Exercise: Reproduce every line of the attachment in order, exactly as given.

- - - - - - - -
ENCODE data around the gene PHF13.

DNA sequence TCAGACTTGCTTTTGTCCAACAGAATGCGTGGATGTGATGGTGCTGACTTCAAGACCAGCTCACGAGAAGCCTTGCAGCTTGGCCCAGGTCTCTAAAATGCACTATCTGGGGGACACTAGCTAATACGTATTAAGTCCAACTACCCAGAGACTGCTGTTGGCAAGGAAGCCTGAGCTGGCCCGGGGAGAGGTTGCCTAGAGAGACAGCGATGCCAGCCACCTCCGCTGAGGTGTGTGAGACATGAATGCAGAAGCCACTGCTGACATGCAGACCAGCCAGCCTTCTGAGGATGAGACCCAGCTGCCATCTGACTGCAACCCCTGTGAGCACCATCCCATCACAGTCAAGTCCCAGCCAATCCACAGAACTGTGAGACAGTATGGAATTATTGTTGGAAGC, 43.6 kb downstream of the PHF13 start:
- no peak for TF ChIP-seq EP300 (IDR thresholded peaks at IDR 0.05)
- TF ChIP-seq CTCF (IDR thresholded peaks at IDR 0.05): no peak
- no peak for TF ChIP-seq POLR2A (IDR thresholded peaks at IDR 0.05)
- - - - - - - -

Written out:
ENCODE data around the gene PHF13.

DNA sequence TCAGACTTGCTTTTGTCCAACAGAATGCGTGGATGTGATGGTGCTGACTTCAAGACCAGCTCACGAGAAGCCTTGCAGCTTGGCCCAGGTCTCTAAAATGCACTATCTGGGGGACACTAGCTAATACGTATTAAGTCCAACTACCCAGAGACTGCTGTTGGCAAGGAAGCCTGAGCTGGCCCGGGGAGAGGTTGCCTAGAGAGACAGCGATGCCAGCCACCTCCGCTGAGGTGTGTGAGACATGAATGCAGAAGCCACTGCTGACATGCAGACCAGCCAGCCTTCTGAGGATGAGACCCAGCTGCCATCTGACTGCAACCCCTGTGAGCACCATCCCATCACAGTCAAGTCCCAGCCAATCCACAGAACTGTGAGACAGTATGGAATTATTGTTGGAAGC, 43.6 kb downstream of the PHF13 start:
- no peak for TF ChIP-seq EP300 (IDR thresholded peaks at IDR 0.05)
- TF ChIP-seq CTCF (IDR thresholded peaks at IDR 0.05): no peak
- no peak for TF ChIP-seq POLR2A (IDR thresholded peaks at IDR 0.05)